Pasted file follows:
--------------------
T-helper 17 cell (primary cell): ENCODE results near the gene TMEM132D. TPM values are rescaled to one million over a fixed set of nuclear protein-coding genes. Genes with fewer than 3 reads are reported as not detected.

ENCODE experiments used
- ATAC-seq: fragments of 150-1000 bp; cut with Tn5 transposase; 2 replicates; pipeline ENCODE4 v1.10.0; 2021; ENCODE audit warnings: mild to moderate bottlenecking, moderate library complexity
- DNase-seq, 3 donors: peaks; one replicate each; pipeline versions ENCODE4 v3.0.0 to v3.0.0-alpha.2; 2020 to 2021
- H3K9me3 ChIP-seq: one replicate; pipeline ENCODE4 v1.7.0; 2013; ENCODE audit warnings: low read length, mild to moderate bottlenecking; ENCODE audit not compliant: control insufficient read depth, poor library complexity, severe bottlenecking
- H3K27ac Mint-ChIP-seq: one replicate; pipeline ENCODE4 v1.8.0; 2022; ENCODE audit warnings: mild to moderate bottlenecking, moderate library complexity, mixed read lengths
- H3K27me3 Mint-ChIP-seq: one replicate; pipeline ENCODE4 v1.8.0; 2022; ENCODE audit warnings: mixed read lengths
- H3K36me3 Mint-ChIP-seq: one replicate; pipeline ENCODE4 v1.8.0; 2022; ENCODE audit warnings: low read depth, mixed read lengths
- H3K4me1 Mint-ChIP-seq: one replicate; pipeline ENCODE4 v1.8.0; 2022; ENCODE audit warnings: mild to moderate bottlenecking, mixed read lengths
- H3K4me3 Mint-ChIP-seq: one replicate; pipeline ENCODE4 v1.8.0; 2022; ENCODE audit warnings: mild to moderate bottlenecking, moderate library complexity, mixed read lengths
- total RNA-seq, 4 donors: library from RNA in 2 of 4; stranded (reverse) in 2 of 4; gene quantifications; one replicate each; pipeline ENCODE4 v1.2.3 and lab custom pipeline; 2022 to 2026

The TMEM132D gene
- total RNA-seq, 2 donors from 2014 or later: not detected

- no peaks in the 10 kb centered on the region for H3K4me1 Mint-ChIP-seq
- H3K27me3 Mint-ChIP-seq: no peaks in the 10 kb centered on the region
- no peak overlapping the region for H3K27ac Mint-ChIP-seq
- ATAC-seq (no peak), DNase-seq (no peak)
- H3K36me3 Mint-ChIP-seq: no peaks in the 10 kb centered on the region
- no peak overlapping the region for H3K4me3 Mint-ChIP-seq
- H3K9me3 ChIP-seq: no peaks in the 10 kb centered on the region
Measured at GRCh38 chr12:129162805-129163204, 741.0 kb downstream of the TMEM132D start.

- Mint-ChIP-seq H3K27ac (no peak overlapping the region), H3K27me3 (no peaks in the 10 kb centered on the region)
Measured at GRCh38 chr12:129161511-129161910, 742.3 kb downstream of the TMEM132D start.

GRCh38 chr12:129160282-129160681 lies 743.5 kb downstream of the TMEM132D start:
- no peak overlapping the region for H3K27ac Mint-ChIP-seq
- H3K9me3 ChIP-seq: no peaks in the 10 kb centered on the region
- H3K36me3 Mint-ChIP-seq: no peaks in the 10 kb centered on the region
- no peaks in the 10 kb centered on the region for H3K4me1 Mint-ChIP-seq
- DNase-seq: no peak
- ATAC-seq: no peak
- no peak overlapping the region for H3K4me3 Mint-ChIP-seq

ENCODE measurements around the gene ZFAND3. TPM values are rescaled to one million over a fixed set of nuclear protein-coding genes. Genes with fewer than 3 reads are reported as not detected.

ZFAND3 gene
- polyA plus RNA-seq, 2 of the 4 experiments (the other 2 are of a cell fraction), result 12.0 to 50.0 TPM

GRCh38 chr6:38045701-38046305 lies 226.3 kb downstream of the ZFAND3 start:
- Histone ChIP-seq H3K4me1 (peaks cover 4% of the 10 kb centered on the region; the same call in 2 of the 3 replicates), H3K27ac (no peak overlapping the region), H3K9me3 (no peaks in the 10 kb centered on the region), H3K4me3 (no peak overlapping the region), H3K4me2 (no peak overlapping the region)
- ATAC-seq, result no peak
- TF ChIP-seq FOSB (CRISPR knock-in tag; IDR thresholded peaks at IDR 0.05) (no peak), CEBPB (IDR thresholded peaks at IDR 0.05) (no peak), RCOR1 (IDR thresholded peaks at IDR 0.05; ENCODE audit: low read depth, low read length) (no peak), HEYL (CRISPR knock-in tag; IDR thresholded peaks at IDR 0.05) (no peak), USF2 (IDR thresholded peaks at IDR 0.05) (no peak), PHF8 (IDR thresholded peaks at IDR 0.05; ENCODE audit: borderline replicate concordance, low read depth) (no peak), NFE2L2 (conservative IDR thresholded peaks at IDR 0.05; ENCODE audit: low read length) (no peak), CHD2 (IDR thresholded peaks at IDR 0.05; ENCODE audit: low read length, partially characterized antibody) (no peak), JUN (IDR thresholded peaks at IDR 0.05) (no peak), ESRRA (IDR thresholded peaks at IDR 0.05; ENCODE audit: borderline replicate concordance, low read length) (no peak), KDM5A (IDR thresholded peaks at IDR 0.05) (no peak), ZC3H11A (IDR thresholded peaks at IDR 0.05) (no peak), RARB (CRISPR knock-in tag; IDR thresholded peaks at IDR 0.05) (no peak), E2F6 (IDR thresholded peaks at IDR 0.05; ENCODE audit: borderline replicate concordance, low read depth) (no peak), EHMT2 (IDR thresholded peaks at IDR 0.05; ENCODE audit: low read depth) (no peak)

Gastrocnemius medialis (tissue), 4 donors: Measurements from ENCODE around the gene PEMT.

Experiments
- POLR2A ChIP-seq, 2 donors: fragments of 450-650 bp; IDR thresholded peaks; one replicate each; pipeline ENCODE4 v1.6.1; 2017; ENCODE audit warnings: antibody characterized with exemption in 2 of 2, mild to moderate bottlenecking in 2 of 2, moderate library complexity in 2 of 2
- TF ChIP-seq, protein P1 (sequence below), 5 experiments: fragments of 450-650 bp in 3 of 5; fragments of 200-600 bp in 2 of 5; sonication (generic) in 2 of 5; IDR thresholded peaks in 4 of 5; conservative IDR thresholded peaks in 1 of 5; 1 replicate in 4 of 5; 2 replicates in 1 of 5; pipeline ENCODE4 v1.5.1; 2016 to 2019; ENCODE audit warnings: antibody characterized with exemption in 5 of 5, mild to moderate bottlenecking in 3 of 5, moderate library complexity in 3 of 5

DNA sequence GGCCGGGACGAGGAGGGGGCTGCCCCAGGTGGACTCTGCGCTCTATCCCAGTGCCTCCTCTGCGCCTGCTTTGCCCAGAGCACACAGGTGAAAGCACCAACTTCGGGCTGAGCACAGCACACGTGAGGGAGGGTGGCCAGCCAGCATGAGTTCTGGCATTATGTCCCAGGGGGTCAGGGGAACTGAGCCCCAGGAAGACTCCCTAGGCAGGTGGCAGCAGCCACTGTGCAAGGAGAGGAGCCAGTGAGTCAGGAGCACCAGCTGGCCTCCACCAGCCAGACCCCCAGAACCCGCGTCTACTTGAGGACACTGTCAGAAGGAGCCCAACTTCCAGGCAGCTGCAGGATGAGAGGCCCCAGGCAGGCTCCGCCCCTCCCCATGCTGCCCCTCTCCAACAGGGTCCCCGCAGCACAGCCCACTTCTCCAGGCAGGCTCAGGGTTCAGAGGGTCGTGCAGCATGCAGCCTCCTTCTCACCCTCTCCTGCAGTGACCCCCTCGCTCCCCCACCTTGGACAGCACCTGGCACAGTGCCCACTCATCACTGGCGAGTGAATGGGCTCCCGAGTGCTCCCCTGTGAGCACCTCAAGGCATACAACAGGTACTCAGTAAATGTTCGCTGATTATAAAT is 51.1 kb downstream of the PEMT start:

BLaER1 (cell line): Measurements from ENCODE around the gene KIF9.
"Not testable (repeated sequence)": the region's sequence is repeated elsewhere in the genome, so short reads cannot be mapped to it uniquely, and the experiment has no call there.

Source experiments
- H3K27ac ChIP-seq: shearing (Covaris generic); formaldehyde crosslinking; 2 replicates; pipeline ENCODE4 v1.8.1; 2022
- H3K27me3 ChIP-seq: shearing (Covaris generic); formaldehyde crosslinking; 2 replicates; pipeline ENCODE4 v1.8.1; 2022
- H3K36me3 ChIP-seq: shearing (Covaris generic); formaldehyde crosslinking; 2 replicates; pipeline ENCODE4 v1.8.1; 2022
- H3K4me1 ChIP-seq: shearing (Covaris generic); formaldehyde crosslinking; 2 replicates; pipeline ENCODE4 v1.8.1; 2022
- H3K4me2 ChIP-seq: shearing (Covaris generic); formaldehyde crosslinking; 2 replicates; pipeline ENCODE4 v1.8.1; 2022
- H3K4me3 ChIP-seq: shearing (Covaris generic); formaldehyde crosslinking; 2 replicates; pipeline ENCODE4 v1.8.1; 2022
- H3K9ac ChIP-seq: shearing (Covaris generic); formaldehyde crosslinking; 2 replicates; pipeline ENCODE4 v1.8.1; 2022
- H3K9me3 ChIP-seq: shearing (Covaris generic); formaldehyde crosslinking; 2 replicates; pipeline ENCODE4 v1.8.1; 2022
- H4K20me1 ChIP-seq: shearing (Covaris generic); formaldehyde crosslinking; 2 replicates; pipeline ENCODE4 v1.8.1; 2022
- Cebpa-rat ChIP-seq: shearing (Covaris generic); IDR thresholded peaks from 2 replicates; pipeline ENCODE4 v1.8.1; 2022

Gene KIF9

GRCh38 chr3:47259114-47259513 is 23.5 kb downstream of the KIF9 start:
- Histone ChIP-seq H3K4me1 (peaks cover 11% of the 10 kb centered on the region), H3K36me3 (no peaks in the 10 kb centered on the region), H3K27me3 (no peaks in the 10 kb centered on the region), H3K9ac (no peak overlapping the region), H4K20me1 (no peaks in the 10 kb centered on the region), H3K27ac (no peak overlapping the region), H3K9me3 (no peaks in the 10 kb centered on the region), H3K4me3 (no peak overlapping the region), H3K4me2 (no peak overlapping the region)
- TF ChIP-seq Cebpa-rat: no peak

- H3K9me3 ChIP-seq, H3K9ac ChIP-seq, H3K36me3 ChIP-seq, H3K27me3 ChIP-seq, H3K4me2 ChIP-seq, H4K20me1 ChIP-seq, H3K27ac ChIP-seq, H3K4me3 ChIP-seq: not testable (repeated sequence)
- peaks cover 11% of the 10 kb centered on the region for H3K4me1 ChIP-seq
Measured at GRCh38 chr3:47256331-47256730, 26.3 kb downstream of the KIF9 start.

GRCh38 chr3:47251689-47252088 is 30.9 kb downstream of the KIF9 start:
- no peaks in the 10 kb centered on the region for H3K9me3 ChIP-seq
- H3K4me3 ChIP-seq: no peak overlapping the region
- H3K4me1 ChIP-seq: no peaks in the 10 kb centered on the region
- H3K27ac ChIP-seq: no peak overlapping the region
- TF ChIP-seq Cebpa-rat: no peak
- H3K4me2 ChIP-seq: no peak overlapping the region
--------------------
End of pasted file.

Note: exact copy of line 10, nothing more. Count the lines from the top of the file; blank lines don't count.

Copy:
- H3K4me3 Mint-ChIP-seq: one replicate; pipeline ENCODE4 v1.8.0; 2022; ENCODE audit warnings: mild to moderate bottlenecking, moderate library complexity, mixed read lengths